The mounting expectations of the market, the momentum of the capitalist system, rolling over and over, without responsible consideration for natural limits (petroleum depletion, species extinction, atmospheric carbon dioxide concentrations) suspending in the future, propels itself to the edge of a deep chasm with no sign of slowing. Entwined in the Medusa arms of this ravenous octopus are its servants, the working class and the vanishing indigenous peoples of the Third World. The destiny of these innocent offenders is absolutely connected to those who run the show, who profit most, and who have the position and influence to change our course. The external factors of environmental quality and resource limitations are clear and obvious. Either a courageous hand must ease back on the throttle of capitalization, with consideration for all, or a clash of class and/or nature is inevitable.
No commentator on the subject of world food supplies or environmental repair, no matter how optimistic, offers hope for our most basic of securities without sacrifice on the part of "those-with" for "those-without." The forces and trends at play in the world today are on a collision course–selfish greed hell bent on the health of the biosphere. The last thirty years of international economics are horribly stained by the former. The positioned have strengthen position. The poor witness tougher times. Beyond all demographic speculation, topsoil loss, or water shortages, more than anything else, poor distribution of opportunity can be directly attributed to widening gaps in the distribution of wealth. "The ratio of income between the richest and poorest fifth of the population rose from about 30 to 1 in 1960, to 32 t0 1 in 1970, to 45 to 1 in 1980, to 59 to 1 in 1989."4 It surpasses 100 to 1 today. In light of this increasing financial stratification, globally and in individual nations, it is likely that class differences more than human numbers will shape the future.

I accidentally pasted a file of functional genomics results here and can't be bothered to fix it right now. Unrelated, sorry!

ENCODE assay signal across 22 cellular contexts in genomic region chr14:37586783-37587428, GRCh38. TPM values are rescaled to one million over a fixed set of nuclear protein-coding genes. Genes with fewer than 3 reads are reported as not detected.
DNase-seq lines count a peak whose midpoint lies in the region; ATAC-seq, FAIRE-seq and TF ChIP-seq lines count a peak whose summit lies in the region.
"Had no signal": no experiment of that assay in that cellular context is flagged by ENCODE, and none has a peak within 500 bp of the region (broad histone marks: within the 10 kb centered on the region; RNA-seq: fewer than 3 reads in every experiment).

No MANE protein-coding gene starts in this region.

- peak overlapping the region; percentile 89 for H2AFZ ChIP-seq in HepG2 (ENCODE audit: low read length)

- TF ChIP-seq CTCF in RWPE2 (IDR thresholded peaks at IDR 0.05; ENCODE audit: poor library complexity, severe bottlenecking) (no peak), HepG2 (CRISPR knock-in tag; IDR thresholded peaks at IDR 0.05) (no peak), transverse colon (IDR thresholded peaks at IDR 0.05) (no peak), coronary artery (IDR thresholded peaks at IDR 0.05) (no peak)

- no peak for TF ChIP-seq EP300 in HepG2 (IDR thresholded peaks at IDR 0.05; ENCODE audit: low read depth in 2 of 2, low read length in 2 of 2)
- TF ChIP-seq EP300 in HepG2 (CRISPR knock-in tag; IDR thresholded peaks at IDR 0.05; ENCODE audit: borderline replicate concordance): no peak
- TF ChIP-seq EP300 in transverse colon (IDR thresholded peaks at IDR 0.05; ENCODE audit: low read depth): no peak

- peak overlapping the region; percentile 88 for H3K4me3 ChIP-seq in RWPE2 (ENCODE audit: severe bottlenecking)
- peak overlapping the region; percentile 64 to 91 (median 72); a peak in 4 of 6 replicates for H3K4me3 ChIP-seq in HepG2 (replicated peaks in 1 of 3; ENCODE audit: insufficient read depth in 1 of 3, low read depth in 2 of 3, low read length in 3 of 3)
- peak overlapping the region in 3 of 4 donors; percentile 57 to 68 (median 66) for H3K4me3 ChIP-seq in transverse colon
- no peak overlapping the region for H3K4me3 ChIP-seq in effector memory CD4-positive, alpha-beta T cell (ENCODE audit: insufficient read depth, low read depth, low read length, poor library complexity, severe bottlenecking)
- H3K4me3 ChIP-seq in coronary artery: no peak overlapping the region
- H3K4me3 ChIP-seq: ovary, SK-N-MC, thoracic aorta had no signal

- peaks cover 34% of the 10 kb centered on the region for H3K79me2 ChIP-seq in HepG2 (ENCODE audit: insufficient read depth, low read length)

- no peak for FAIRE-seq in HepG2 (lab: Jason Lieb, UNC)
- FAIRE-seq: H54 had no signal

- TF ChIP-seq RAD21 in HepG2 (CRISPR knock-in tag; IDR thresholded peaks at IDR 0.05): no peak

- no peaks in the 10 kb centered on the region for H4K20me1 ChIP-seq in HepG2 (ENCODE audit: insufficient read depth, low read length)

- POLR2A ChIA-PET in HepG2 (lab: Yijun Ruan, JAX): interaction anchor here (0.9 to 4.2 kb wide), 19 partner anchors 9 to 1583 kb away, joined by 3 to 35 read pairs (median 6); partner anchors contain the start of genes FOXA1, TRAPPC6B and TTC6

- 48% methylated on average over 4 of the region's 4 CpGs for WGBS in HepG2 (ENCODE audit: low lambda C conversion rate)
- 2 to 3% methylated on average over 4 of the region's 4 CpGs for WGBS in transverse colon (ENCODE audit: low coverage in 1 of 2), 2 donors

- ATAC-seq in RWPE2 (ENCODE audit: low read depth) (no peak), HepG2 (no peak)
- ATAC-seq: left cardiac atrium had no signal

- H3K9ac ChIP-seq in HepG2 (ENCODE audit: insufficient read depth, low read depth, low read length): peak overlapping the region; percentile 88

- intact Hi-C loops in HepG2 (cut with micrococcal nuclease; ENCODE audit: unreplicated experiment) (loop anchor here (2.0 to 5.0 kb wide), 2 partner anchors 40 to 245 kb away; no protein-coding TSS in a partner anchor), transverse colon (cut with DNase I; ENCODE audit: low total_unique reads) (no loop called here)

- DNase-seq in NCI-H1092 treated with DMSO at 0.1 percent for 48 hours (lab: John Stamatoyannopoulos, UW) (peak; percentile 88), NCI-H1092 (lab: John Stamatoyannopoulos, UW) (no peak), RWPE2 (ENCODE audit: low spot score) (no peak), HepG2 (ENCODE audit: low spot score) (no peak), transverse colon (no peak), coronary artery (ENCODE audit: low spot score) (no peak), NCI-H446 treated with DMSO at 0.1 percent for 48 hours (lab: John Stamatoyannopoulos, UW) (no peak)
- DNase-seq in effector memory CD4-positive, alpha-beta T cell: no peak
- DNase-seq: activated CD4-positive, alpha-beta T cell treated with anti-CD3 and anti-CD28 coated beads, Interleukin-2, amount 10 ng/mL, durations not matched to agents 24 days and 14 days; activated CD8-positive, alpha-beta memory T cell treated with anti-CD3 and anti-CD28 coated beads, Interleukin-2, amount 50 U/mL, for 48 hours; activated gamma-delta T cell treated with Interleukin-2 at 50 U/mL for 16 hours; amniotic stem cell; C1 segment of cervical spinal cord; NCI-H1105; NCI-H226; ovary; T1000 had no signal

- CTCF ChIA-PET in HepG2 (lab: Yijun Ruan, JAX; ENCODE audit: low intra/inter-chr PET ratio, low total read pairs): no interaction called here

And somewhere in the back of the minds of these corporate players and financiers, they must know this. There must be memory of this lesson from their history books. The ruling class needs to assuage the working masses. The work force is the strongest of all political entities. Let them sleep easy. They are not a particularly pleasant group when they become restless. Our present radical stratification of classes is a sure formula for disaster. The uprising of the working class spreads fast–like a prairie fire. More volatile than climate change. Less predictable than oil shortages. Social revolution is sudden justice.
For all the soft talk about environmental concern, the reality, displayed by our subsidy uses, trade agreements, and banking practices, is that world power brokers are more concerned with profit than right action. This, of course, is not a huge revelation. What is sad is that the mechanisms of the economic system, at every level, perversely sustain this concept of unlimited growth–at the cost of everyone and everything. Edward Abbey sums it up with naked clarity: "Growth for the sake of growing is the ideology of a cancer cell."